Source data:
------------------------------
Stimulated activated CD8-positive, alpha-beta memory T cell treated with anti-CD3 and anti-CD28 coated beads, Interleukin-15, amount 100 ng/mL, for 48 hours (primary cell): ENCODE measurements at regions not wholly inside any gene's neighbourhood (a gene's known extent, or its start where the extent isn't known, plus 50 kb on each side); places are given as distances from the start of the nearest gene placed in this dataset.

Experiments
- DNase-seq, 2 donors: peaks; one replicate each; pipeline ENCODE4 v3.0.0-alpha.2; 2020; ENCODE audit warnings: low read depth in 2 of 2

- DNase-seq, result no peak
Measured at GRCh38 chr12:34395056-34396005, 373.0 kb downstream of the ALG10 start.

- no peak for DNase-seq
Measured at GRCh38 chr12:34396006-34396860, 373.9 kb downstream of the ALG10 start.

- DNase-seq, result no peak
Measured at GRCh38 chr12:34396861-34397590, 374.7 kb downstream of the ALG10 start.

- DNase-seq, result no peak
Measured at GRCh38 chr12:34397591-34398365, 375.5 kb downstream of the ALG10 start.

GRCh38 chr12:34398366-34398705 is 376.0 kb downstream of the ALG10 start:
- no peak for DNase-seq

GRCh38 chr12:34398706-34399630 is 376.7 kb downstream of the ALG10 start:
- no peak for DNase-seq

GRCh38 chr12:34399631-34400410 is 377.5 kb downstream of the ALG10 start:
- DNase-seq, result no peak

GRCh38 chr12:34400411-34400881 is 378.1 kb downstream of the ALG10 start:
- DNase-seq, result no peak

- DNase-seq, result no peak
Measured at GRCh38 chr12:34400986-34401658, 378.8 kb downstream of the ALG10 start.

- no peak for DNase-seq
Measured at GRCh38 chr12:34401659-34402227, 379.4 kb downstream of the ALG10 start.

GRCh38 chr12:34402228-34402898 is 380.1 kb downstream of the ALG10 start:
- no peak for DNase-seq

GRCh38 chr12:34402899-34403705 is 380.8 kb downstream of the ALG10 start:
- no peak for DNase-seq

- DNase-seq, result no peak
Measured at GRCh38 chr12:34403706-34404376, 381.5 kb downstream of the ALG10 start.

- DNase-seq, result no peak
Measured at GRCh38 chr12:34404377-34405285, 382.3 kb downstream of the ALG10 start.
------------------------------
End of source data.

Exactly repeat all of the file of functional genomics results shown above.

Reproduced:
Stimulated activated CD8-positive, alpha-beta memory T cell treated with anti-CD3 and anti-CD28 coated beads, Interleukin-15, amount 100 ng/mL, for 48 hours (primary cell): ENCODE measurements at regions not wholly inside any gene's neighbourhood (a gene's known extent, or its start where the extent isn't known, plus 50 kb on each side); places are given as distances from the start of the nearest gene placed in this dataset.

Experiments
- DNase-seq, 2 donors: peaks; one replicate each; pipeline ENCODE4 v3.0.0-alpha.2; 2020; ENCODE audit warnings: low read depth in 2 of 2

- DNase-seq, result no peak
Measured at GRCh38 chr12:34395056-34396005, 373.0 kb downstream of the ALG10 start.

- no peak for DNase-seq
Measured at GRCh38 chr12:34396006-34396860, 373.9 kb downstream of the ALG10 start.

- DNase-seq, result no peak
Measured at GRCh38 chr12:34396861-34397590, 374.7 kb downstream of the ALG10 start.

- DNase-seq, result no peak
Measured at GRCh38 chr12:34397591-34398365, 375.5 kb downstream of the ALG10 start.

GRCh38 chr12:34398366-34398705 is 376.0 kb downstream of the ALG10 start:
- no peak for DNase-seq

GRCh38 chr12:34398706-34399630 is 376.7 kb downstream of the ALG10 start:
- no peak for DNase-seq

GRCh38 chr12:34399631-34400410 is 377.5 kb downstream of the ALG10 start:
- DNase-seq, result no peak

GRCh38 chr12:34400411-34400881 is 378.1 kb downstream of the ALG10 start:
- DNase-seq, result no peak

- DNase-seq, result no peak
Measured at GRCh38 chr12:34400986-34401658, 378.8 kb downstream of the ALG10 start.

- no peak for DNase-seq
Measured at GRCh38 chr12:34401659-34402227, 379.4 kb downstream of the ALG10 start.

GRCh38 chr12:34402228-34402898 is 380.1 kb downstream of the ALG10 start:
- no peak for DNase-seq

GRCh38 chr12:34402899-34403705 is 380.8 kb downstream of the ALG10 start:
- no peak for DNase-seq

- DNase-seq, result no peak
Measured at GRCh38 chr12:34403706-34404376, 381.5 kb downstream of the ALG10 start.

- DNase-seq, result no peak
Measured at GRCh38 chr12:34404377-34405285, 382.3 kb downstream of the ALG10 start.